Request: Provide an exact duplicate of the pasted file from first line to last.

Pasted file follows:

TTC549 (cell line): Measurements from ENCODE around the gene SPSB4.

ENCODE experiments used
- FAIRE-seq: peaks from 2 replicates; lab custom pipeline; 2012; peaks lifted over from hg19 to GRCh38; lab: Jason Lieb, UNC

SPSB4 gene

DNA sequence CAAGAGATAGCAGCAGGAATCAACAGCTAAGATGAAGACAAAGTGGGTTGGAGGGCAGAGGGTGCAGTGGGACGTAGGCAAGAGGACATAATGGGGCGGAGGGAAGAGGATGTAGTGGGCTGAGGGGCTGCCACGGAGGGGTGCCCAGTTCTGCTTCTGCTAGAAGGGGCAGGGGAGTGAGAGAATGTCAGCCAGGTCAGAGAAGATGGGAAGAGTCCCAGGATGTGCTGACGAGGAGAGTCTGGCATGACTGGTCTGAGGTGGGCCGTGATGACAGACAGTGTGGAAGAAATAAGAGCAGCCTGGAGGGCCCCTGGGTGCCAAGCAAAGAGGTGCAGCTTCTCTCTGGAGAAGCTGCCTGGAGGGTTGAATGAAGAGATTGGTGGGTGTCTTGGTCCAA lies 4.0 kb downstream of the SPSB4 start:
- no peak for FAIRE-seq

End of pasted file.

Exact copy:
TTC549 (cell line): Measurements from ENCODE around the gene SPSB4.

ENCODE experiments used
- FAIRE-seq: peaks from 2 replicates; lab custom pipeline; 2012; peaks lifted over from hg19 to GRCh38; lab: Jason Lieb, UNC

SPSB4 gene

DNA sequence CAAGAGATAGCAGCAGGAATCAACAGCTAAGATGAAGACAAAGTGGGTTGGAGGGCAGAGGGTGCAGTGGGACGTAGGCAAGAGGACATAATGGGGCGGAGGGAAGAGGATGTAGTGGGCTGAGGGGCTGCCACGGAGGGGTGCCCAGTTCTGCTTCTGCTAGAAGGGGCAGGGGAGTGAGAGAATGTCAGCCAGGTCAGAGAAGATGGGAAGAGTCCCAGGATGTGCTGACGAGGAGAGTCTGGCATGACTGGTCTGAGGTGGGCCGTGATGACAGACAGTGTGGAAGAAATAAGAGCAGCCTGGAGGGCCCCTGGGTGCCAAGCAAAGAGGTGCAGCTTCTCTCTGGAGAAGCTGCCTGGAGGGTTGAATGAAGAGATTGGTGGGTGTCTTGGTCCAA lies 4.0 kb downstream of the SPSB4 start:
- no peak for FAIRE-seq